Senator Coonan outlined some of the history. I have been in this place for 18 years and Senator Coonan is not far behind me. The issue of the guarantee scheme with respect to financial institutions has been around for quite some time. It has been debated in the Australian finance community and the public policy community for a very long time, but it certainly was highlighted as a consequence of the HIH royal commission, which I know Senator Coonan would certainly remember as she was a minister at the time, back in 2005. I want to emphasise this. This issue came to the boil in a public policy sense for insurance companies as a consequence of the HIH royal commission, and the previous Liberal government did not do anything with regard to guarantees up to the point in time that it lost office. So if you want to go through history, I can highlight what I believe has been the inaction of the previous Liberal government in this particular area.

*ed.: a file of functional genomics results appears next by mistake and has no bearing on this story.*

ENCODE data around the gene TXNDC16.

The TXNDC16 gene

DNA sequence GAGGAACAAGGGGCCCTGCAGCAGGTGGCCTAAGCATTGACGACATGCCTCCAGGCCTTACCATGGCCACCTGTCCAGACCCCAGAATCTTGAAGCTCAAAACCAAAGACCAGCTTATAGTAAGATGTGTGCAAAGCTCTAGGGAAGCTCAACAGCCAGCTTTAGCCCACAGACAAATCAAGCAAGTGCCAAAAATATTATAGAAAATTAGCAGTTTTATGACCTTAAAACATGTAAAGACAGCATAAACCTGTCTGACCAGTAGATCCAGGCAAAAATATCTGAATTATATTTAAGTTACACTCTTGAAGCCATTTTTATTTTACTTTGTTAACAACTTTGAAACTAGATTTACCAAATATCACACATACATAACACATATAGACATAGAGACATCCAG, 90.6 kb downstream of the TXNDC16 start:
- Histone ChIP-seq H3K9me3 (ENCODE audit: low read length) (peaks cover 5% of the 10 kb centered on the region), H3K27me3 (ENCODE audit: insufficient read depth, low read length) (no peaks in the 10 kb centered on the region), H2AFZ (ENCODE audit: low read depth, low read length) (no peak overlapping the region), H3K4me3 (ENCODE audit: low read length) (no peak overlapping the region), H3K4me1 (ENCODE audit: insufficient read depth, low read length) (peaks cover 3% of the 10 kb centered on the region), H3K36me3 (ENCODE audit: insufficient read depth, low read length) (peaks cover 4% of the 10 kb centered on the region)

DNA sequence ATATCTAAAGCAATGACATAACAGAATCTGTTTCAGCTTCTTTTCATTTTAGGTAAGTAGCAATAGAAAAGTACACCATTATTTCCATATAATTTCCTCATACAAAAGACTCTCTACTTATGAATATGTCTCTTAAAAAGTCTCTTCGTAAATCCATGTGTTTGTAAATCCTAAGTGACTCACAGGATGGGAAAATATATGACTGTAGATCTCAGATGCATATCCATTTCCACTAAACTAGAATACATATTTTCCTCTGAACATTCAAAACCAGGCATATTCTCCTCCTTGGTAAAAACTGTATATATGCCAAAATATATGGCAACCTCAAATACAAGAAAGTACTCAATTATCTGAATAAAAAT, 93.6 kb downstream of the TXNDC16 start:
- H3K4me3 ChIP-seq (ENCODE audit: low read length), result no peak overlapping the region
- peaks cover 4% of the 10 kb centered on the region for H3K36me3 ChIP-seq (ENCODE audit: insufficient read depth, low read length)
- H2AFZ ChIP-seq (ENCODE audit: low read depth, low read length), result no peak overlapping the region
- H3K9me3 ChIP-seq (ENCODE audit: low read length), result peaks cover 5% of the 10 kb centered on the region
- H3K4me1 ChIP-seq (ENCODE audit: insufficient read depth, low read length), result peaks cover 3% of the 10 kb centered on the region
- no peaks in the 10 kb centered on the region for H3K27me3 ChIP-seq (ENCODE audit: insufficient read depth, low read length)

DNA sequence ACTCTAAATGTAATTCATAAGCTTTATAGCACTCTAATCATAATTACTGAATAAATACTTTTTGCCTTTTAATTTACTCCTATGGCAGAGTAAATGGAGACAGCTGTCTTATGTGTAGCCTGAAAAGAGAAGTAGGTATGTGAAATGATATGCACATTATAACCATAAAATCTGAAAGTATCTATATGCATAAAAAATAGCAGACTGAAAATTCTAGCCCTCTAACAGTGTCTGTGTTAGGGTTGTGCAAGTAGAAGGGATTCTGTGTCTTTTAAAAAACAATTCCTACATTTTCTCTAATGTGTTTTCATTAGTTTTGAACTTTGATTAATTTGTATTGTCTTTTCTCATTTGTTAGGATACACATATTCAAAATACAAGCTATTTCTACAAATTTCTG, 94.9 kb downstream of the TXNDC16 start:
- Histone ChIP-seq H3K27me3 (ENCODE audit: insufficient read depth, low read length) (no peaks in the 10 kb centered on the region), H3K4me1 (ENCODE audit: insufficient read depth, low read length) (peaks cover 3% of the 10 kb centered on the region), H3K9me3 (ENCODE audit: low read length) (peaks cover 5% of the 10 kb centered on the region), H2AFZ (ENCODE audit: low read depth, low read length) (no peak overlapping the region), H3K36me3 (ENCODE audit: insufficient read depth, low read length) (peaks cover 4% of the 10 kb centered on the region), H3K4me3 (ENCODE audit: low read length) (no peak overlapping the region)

Senator Coonan strongly argues that we should have just adopted the policy of the Liberal Party, which was a $100,000 guarantee. There is one thing I want to point out that has not been pointed out significantly, I think, by many observers of this debate: if that $100,000 had been adopted, what would have been the impact on the non-guaranteed products? I suggest that if it had been adopted it would be very similar in its impact on the non-guaranteed products—the property trusts and cash management trusts and the like—that were not covered by the guarantee. It would have had a very similar effect, and very few people have remarked on that issue.

I strongly urge the Senate to support this particular legislation. It is vital; it is extraordinary, but we live in extraordinary times; it is necessary; it is in the national interest; and it is very important to underpin the financial system in this way. The world financial systems have been battered in recent times and this legislation should be passed urgently. (Time expired)

Question agreed to.

Bill read a second time.